Holy Mass in the Christian’s Life
To “live” the holy Mass means to pray continually, and to be convinced that, for each one of us, this is a personal meeting with God. We adore him, we praise him, we give thanks to him, we atone for our sins, we are purified, we experience a unity with Christ and with all Christians.
We may have asked ourselves, at one time or another, how we can correspond to the greatness of God’s love. We may have wanted to see a program for christian living clearly explained. The answer is easy, and it is within reach of all the faithful: to participate lovingly in the holy Mass, to learn to deepen our personal relationship with God in the sacrifice that summarizes all that Christ asks of us.
Let me remind you of what you have seen on so many occasions: the succession of prayers and actions as they unfold before our eyes at Mass. As we follow them, step by step, our Lord may show us aspects of our lives in which each one of us must improve, vices we must conquer, and the kind of brotherly attitude that we should develop with regard to all men.
The priest draws near to the altar of God, “of God who gives joy to our youth.” The holy Mass begins with a song of joy, because God is here. It is the joy that is shown, together with love and gratitude, as the priest kisses the altar, symbol of Christ and reminder of the saints — a small surface, sanctified because this is where the sacrament of infinite worth is made present to us.
The Confiteor makes us aware of our unworthiness; not an abstract reminder of guilt, but the actual presence of our sins and weaknesses. This is why we repeat: Kyrie, eleison, Christe, eleison: Lord, have mercy, Christ, have mercy. If the forgiveness we need had to be won by our own merits, we would only be capable of a bitter sadness. But, because of God’s goodness, forgiveness comes from his mercy, and we praise him — Gloria!: “for you alone are the holy one, you alone are Lord, you alone, O Jesus Christ, are the most high, with the Holy Spirit in the glory of God the Father.”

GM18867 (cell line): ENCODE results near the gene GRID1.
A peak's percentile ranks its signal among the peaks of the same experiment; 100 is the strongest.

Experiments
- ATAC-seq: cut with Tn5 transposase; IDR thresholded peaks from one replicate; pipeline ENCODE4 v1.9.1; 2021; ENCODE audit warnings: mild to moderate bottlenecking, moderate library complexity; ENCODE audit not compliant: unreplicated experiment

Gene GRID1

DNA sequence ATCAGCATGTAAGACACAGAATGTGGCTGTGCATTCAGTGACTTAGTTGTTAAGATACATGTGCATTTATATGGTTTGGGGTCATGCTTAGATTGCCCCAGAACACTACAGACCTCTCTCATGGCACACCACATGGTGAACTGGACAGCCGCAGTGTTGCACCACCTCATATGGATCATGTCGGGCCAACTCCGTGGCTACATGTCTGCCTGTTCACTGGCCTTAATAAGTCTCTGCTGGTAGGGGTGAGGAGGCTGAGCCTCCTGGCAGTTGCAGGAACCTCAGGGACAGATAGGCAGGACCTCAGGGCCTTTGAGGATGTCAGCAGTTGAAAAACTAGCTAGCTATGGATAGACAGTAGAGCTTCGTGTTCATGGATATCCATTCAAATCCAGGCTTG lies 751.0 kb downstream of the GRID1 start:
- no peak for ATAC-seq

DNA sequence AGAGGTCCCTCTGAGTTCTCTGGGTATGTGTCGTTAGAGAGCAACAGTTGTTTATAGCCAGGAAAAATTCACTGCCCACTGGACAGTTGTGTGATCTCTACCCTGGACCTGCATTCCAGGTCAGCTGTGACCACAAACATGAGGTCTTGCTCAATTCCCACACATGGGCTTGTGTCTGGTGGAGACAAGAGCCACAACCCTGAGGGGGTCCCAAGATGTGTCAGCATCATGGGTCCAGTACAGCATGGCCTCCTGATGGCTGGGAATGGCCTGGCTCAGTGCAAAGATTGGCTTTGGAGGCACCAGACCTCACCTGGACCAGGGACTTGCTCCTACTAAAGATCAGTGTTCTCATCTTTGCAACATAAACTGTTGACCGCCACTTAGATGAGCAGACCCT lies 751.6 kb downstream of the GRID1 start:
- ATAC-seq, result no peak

We now listen to the word of Scripture, the epistle and the gospel — light from the Holy Spirit, who speaks through human voices so as to make our intellect come to know and contemplate, to strengthen our will and make our desire for action effective. And because we are one people, “gathered together in the unity of the Father, and of the Son, and of the Holy Spirit,” we recite the Creed, affirming the unity of our faith.
Then, the offering: the bread and wine of men. It is very little, but it is accompanied by prayer: “Lord God, we ask you to receive us and be pleased with the sacrifice we offer you with humble and contrite hearts: and that the sacrifice which today we offer you, o God, our Lord, may be brought to your presence and be made acceptable.” Again, a reminder of our smallness and of the desire to cleanse and purify all that is offered to God: “I will wash my hands… I have loved the beauty of your house…”